A rare Ohio redware jar will be sold in our April 10 auction. Consigned by a woman in Ohio, the 8 1/2″ ovoid-formed pot features a rounded foot, heavy tooling around the shoulder, and an unusually-shaped flaring rim. The surface is covered in a reddish-brown lead and manganese glaze, typical of most redware produced in America throughout the late 18th and 19th centuries. Most significant about the jar is the large impressed maker’s mark, “J M T & CO / LONDON,” which extends across the midsection.
The initials “J M T” refer to potter, James M. Thompson, Jr., of London, Ohio. Born in 1786, Thompson was the younger brother of John W. Thompson, patriarch of the Thompson family of potters active in Morgantown, WV for most of the 19th century. James’ nephew, and perhaps the most well-known member of the family, was David Greenland Thompson, who produced a large number of stoneware pieces with cobalt people decorations around the year 1870, which are highly prized by collectors today. Much of what is known about James can be found in the well-researched article “The Potters and Pottery of Morgan’s Town, Virginia,” by Don Horvath and Richard Duez, featured in the 2004 edition of Ceramics in America. According to Horvath and Duez, Thompson likely learned the potting trade from Jacob Foulk in Morgantown around 1804. Though no apprenticeship records have been found, Thompson’s involvement in a court case against Foulk suggest a relationship between the two (Horvath and Duez, p. 121). Another book entitled “The History of Madison County, Ohio,” which was written in 1883, offers additional insight into Thompson’s potting career. According to this book, he traveled to London, Ohio in 1813, and established a pottery there in the same year. He was one of the first settlers in the town of London, and, judging by the early date of his arrival, may have been one of the earliest potters in all of Western Ohio. A lawyer named John Dungan, who traveled through London in 1835, described the town as having “two potteries. . . one located on South Main street, in the rear of the present residence of Judge Clark, carried on by James M. Thompson, and the other located on the site of the Presbyterian Church carried on by W.W. Burchnell.” (A signed redware jar by William Burchnell exhibiting Morgantown influence was sold by Crocker Farm, Inc., in July of 2009.) As further noted by Horvath and Duez, Thompson is listed in the 1850 U.S. Census for Mt. Pleasant Township, Madison County, Ohio, as a potter, age sixty-four, born in Virginia, living with his wife, Sarah, also a native Virginian ( Horvath and Duez, p. 121).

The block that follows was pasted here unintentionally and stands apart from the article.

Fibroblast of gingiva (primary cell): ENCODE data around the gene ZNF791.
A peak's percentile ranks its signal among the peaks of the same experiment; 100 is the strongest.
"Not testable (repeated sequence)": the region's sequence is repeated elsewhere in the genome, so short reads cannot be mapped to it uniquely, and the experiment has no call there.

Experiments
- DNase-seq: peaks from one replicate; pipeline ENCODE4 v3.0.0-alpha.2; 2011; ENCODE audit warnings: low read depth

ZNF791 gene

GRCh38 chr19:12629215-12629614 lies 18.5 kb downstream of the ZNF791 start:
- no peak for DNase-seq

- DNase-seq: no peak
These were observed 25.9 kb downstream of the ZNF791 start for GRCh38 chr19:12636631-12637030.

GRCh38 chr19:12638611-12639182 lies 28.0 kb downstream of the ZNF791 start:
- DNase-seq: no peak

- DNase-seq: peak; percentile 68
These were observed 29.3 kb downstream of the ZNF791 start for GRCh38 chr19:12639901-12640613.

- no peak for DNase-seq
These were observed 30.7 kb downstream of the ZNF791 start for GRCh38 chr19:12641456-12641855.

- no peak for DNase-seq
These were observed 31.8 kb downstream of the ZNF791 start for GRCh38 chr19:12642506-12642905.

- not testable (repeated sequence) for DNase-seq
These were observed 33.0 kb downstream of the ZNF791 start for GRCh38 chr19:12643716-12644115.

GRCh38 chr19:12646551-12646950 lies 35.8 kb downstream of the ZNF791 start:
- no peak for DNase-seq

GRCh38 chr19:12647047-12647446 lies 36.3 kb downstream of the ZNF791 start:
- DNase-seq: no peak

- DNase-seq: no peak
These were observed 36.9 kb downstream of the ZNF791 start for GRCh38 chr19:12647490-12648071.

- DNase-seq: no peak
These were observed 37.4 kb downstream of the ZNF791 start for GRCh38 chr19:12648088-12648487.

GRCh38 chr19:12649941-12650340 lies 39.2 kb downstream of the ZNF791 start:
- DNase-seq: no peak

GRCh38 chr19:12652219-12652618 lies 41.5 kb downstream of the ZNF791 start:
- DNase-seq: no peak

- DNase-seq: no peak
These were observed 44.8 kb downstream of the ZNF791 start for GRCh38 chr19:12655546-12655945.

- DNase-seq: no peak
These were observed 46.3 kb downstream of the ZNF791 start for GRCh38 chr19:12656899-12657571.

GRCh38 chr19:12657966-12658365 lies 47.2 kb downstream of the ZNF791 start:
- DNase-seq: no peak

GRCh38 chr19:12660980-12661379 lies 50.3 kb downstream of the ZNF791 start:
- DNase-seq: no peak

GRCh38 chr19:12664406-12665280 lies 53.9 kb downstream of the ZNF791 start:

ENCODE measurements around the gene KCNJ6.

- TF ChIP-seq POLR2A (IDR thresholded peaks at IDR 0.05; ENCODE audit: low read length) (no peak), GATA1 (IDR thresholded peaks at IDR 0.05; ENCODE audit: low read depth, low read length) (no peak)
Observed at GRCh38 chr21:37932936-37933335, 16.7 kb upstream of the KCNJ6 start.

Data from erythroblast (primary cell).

While Thompson’s career in Ohio spanned forty years or more, Horvath and Duez note that no examples of his work from Morgantown or London were known as of the publication of their article. This jar is the first signed product of this potter to have surfaced. Earlier this year, we received photos from a woman in Ohio, who inquired about consigning the jar. We were instantly intrigued by the impressed word “LONDON,” after having sold a jar by potter, William Burchnell, from the same town. We believe the ovoid form and stylish rim date it to somewhere around the year 1830. The impression of the mark across the midsection is unusual for any early American pottery, and suggests that Thompson wanted his business name to be very noticeable, literally “front and center” when his pots were used. The length of the mark also suggests he may have used a coggle wheel, rather than a very long rectangular stamp, which would be more difficult to apply against a heavily-curved surface. The Morgantown Thompsons were very familiar with such tools, where they were frequently used on both stoneware and redware to ornament a vessel’s shoulder and handles. Several coggle wheels from the Thompson family’s Morgantown operation have survived, and are currently in the collection of the National Museum of American History in Washington, D.C.
New discoveries in stoneware and redware are one of the more exciting parts of this business. With each newly-found maker’s mark comes greater insight into the tastes of a specific potter. And as with any antique, just one signed “missing link” piece can help put a name on thousands of otherwise unattributable works.
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